Disputed statutory benefit matters – questions to ask your client
16th Jan 2020
Although every disputed statutory benefit matter is different, there are some key questions to ask your client in every case.
What does the plaintiff want to get out of the proceeding?
After explaining the scheme to the plaintiff and their potential rights and entitlements under the relevant Act, I ask them for their position. Some plaintiffs just want to have access to certain medical treatment in order to get better and go back to work. Some plaintiffs have already paid for their treatment and have returned to work, so they just want to be reimbursed for their out-of-pocket expenses and time out of the workforce. Some plaintiffs are too stressed and frustrated with the process and prefer to resolve their matters rather than experience the anxiety of giving evidence in court; other plaintiffs are happy to give evidence as long as they are able to access all the entitlements which have been denied to them. How a legal practitioner prepares for a statutory benefit proceeding, including the negotiation process with the defendant, should be based on the individual needs of the particular plaintiff. At the end of the day it is their case and it is our job to get them the best result possible with the available evidence while fulfilling our paramount duty to the court and the administration of justice.
Is there an entitlement to weekly payments of compensation? When does it arise and when does it cease?
In assessing the plaintiff’s entitlement to weekly payments of compensation, you must take into account repayment of Centrelink and preclusions on weekly payments such as early release of superannuation and income protection. The plaintiff cannot be compensated for the same period twice, so if the plaintiff has accessed income protection due to the injury there will be little or no entitlement to weekly payments during the period for which income protection was paid. Conversely, a payment of weekly payments of compensation which coincides with the period in which the plaintiff received income protection could mean that income protection needs to be repaid once weekly payments have been received. In claiming weekly payments, legal practitioners should know when the plaintiff’s potential entitlement to such payments commenced, such as when an incapacity for pre-injury duties arose or when the first WorkCover certificate of capacity was issued. Similarly, legal practitioners need to be aware when any potential entitlement ceased, such as when the plaintiff received a clearance certificate for pre-injury duties, or in a psychological injury claim, when the plaintiff regained capacity for pre-injury duties but with a different employer.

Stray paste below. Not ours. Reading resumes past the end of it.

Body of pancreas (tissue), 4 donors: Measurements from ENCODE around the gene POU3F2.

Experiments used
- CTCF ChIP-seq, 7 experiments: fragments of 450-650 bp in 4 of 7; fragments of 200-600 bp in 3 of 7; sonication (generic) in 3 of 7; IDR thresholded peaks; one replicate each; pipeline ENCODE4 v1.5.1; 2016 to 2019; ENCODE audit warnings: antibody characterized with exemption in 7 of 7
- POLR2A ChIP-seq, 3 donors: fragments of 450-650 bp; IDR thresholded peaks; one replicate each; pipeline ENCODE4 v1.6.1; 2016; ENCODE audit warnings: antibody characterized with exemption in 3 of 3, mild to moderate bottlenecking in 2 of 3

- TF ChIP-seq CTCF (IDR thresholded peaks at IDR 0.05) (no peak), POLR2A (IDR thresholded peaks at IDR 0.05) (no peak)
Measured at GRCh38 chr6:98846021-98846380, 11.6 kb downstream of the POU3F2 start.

What medical and like expenses are reasonable and/or necessary?